Conviction lawsuit over Westport land sought for Baltimore-DC high-speed rail project could go to trial quickly – Baltimore Sun

A Baltimore Circuit Court judge plans to move quickly to resolve a legal dispute over a large waterfront lot in Westport that could either become a subdivision or face a conviction over a high-speed rail project .

In a virtual hearing on Thursday, Judge Lawrence P. Fletcher-Hill denied a claim from the promoter fighting the condemnation bid that would have compelled Baltimore Washington Rapid Rail LLC to release a bond of $31 million.

The rail operator, planning a $10 billion project to connect Washington and Baltimore with a superconducting magnetic levitation rail system, filed the sentencing lawsuit in June 2021. He argued that the authority to take the 43-acre parcel for the railroad project through eminent domain stems from his acquisition of the former franchise Washington, Baltimore and Annapolis Electric Railroad Co. in 2015.

Landowners Stonewall Capital and Westport Capital Development say the rail operator lacks the financial ability to buy the site and is interfering with its plans to build 1,300 apartments and 249 townhouses as well as shops, offices and a park, a vision embraced by community members.

Although he declined to demand a security post, Fletcher-Hill said Thursday he intended to work with the parties on planning to “get this case to a speedy trial date. We will reach a resolution one way or the other.

A jury trial will establish the value of the property as well as a deadline by which the rail operator must acquire the property and “literally put their money behind their goal if that funding is there,” Fletcher-Hill said.

During a two-hour hearing, Matthew Sturtz, a Stonewall attorney, questioned Baltimore Washington Rapid Rail’s operation as a business and its ability to buy land worth $31 million. , based on separate appraisals and construction contracts and letters of intent to purchase each of the six parcels.

Although some of the construction deals have stalled due to the “hurdle” of the lawsuit, Sturtz said, national builder NVR Homes has pledged to pay $11 million for a plot where it would build homes.

“This development is ‘a fantastic opportunity for a particular area of ​​the city of Baltimore that has long been overlooked known as Westport,'” Sturtz said.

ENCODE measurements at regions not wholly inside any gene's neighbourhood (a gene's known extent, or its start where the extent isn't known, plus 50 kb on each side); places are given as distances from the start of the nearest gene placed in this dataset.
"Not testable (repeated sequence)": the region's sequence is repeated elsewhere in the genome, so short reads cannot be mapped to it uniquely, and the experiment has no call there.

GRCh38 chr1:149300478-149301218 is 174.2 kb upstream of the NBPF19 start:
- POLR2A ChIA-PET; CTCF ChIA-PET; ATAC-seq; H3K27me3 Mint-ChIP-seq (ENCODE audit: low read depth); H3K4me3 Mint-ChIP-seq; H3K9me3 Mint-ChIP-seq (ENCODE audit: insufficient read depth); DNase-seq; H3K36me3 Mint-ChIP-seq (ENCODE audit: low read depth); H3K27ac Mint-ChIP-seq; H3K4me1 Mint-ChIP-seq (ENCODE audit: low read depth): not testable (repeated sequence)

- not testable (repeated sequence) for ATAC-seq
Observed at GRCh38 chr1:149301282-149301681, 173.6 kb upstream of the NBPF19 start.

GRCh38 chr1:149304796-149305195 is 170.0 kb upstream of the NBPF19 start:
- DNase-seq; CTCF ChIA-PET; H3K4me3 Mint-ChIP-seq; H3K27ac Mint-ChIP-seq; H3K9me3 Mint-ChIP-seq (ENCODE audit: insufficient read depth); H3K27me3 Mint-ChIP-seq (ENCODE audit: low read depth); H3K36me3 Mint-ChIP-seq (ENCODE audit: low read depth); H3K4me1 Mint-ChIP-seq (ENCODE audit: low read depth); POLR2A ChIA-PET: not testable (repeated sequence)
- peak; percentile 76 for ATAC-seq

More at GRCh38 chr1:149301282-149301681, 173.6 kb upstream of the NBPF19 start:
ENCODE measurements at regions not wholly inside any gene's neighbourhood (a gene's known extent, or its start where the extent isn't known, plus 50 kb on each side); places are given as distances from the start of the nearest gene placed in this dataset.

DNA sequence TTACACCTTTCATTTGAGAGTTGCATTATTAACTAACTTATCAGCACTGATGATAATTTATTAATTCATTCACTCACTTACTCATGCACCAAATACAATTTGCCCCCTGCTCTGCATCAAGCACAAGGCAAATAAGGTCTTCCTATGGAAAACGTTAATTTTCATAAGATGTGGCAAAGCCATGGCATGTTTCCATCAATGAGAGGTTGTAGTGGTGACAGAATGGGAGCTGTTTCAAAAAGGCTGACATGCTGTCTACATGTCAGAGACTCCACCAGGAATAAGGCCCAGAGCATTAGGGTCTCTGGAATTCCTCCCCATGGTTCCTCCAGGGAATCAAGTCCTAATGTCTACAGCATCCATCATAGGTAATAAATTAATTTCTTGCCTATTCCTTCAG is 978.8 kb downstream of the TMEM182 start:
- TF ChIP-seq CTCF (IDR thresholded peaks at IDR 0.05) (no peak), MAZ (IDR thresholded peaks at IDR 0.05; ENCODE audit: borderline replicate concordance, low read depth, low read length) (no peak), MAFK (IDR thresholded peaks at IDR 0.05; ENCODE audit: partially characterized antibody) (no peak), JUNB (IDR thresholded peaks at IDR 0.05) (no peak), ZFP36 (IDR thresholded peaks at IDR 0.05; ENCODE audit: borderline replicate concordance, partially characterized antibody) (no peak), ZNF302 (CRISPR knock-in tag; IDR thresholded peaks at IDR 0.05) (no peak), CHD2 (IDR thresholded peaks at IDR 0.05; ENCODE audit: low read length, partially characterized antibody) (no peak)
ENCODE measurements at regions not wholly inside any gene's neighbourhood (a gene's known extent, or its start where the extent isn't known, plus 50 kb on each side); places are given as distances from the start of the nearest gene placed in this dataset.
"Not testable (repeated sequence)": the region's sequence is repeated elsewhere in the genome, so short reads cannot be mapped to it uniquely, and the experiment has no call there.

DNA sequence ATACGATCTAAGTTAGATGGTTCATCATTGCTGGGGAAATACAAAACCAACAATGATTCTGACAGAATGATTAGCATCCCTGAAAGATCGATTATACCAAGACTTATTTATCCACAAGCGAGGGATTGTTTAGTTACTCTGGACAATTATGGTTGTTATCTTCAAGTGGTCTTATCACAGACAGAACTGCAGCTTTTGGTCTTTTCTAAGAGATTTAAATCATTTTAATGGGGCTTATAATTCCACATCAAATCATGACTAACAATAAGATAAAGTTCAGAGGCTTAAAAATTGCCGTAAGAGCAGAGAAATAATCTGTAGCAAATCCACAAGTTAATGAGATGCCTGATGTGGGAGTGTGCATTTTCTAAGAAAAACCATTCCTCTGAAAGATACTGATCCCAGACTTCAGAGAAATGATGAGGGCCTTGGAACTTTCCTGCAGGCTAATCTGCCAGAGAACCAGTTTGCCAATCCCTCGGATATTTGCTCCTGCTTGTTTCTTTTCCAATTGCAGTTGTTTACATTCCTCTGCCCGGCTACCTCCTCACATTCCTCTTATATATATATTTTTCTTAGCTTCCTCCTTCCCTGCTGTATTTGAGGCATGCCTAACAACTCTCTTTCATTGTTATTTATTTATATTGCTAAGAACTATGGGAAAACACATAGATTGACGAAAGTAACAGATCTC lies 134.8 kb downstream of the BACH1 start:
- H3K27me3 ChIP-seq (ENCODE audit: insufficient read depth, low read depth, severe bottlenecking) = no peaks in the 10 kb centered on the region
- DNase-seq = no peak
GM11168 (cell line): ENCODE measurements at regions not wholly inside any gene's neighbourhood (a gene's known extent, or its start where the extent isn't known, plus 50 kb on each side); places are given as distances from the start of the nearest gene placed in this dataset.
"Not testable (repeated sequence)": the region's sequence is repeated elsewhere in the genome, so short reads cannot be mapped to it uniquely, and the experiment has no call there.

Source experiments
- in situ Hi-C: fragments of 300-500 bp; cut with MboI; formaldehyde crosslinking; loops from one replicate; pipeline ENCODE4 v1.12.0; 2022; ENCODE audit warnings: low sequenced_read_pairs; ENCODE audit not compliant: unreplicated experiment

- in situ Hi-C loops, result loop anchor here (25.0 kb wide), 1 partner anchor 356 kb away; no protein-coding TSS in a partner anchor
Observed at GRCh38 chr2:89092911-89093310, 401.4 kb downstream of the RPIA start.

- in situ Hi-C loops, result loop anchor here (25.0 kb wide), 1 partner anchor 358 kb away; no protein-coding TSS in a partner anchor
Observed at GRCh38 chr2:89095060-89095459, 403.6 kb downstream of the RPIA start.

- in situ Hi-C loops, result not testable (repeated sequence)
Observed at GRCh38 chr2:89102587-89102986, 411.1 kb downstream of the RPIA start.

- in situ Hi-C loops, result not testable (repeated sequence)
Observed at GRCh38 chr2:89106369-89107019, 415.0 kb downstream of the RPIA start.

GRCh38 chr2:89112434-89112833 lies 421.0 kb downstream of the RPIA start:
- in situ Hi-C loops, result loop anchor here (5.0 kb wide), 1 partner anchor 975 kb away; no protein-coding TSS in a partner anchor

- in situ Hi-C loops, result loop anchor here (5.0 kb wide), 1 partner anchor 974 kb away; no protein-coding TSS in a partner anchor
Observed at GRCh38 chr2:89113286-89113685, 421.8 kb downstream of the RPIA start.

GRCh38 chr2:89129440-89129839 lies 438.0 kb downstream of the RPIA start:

Rapid Rail, on the other hand, has no assets, has acquired no other property between Baltimore and Washington, and has been locked in a federal approvals process that has been suspended for more than a year, Sturtz said.

He called the rail project “a futuristic vision for transportation on the East Coast, but there is no guarantee that a magnetic levitation train will ever be approved or built in this corridor.”

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Brett Ingerman, an attorney for BWRR, said the company does indeed have assets and operations and is working to secure necessary funding and approvals. It was created to help develop and bring maglev rail to part of the Eastern Corridor, he said, a venture that will generate hundreds if not thousands of jobs in Maryland and “will provide a tremendous opportunity transit between DC and New York in a very, very short time.”

Of the proposed Westport development, Ingerman said: “We don’t think this will ever happen. There is a long history of failure on this property.

The train operator believes the value of the property has gone down, even compared to the $13 million Stonewall principal Ray Jackson paid for it, Ingerman said.

Before ruling on the defendants’ motion, the judge declared that the mixed-use development and the railway project could be uses in the public interest.

“But there is no doubt that its potential development for housing and mixed-use development is closer than its development or use by the applicant. [BWRR]Fletcher-Hill said. “I’m concerned that potential speculative use of this kind, through this lawsuit, could suspend or slow down owners’ use of their own property.”

He added that legally nothing prevents Stonewall from continuing.

But “it’s an economic question,” he said. “It’s perfectly understandable that people don’t want to put shovels in the ground and start building improvements on land that is potentially going to be washed away.”

Jose P. Rogers